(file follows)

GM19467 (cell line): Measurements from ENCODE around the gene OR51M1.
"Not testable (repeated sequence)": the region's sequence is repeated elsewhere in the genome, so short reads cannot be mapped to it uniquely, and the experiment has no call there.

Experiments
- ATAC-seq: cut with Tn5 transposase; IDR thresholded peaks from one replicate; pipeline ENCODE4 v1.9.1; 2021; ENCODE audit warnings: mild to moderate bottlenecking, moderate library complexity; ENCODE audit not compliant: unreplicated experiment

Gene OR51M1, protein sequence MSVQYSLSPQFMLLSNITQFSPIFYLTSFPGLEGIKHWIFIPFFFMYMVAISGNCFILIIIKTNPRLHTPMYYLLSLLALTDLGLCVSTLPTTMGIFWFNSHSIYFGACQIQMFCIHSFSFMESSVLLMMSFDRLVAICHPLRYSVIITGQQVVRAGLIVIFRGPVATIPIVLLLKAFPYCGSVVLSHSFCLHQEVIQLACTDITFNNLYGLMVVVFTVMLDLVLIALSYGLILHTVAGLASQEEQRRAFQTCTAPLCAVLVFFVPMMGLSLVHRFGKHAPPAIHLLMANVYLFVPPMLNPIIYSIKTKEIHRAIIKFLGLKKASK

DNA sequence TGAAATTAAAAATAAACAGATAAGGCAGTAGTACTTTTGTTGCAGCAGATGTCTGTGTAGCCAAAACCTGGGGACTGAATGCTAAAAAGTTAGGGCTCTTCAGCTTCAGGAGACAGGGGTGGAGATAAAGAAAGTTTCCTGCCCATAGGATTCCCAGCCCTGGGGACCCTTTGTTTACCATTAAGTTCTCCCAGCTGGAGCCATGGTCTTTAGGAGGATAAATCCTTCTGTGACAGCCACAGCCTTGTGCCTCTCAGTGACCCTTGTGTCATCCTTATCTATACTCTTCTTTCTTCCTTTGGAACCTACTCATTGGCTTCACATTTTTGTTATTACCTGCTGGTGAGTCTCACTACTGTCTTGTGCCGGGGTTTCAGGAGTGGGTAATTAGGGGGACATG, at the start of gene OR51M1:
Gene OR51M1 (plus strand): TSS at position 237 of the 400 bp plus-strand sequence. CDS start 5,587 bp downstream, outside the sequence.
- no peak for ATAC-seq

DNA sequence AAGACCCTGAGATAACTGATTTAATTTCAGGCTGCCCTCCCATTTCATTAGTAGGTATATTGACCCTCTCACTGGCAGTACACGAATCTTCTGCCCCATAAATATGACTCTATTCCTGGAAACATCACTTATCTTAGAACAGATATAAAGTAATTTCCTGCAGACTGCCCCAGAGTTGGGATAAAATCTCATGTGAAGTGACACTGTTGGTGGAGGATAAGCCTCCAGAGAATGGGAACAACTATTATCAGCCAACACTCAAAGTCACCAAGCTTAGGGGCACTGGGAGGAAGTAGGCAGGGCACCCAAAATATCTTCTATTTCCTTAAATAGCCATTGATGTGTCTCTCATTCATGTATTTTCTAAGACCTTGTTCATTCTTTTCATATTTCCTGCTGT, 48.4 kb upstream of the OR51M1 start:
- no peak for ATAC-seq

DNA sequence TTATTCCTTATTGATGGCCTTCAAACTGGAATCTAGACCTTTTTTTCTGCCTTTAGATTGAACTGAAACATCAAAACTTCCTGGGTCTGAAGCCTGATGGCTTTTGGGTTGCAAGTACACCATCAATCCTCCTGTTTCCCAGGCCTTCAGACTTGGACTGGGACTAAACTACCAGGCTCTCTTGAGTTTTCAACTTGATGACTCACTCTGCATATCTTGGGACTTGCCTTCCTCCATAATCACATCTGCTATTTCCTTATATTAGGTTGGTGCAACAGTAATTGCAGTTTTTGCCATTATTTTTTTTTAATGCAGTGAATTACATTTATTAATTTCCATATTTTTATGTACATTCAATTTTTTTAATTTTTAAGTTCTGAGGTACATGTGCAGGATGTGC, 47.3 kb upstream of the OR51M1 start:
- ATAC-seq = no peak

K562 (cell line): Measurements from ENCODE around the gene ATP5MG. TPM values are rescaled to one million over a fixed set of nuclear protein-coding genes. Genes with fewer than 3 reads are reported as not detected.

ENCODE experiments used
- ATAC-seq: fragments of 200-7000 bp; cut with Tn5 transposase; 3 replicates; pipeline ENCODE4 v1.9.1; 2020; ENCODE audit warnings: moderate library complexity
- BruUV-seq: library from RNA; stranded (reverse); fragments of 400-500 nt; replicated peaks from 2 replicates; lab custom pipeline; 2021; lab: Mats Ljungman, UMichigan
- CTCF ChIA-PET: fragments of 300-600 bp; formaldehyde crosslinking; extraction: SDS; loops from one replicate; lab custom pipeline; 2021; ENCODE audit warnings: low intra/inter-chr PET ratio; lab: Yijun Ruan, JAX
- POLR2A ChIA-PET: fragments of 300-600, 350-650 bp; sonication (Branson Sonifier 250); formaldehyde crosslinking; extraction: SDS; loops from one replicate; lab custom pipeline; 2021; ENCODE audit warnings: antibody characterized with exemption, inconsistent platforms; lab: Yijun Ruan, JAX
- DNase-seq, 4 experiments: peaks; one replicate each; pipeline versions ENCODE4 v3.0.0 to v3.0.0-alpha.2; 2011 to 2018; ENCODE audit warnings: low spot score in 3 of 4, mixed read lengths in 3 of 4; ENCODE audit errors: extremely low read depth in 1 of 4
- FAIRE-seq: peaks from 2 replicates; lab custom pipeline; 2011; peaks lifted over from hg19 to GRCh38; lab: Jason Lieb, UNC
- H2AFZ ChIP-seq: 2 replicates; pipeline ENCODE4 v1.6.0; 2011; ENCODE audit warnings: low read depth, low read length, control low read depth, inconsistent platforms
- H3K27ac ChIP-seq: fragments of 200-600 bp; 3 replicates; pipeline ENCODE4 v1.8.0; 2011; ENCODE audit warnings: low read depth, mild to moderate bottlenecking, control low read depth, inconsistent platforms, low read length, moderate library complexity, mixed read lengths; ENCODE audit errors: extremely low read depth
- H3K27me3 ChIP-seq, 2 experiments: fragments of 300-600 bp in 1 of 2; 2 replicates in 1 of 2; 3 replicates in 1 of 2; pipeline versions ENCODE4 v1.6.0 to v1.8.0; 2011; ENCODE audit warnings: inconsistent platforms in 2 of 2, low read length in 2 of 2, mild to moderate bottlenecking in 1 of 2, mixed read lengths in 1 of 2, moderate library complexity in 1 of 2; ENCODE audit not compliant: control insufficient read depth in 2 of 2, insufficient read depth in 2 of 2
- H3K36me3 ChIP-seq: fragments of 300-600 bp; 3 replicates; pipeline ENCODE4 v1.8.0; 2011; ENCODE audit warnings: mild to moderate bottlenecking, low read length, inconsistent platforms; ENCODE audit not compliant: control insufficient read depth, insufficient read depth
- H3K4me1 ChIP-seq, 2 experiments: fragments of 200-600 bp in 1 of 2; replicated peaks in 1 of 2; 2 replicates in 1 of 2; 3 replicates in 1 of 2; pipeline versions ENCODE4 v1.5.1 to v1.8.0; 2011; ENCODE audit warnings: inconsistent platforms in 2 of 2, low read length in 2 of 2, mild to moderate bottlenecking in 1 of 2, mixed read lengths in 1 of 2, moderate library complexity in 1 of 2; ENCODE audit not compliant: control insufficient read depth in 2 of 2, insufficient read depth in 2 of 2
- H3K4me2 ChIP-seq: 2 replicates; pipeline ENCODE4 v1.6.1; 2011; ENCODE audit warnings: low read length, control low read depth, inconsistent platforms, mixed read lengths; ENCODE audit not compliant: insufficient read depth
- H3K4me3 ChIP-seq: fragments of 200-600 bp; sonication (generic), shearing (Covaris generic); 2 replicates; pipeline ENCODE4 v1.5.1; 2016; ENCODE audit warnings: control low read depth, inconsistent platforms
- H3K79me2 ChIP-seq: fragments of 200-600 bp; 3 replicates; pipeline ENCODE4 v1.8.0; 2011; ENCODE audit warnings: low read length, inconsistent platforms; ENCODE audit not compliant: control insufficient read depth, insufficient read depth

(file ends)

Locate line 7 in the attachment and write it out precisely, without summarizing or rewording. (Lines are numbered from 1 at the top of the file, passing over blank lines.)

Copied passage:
Gene OR51M1 (plus strand): TSS at position 237 of the 400 bp plus-strand sequence. CDS start 5,587 bp downstream, outside the sequence.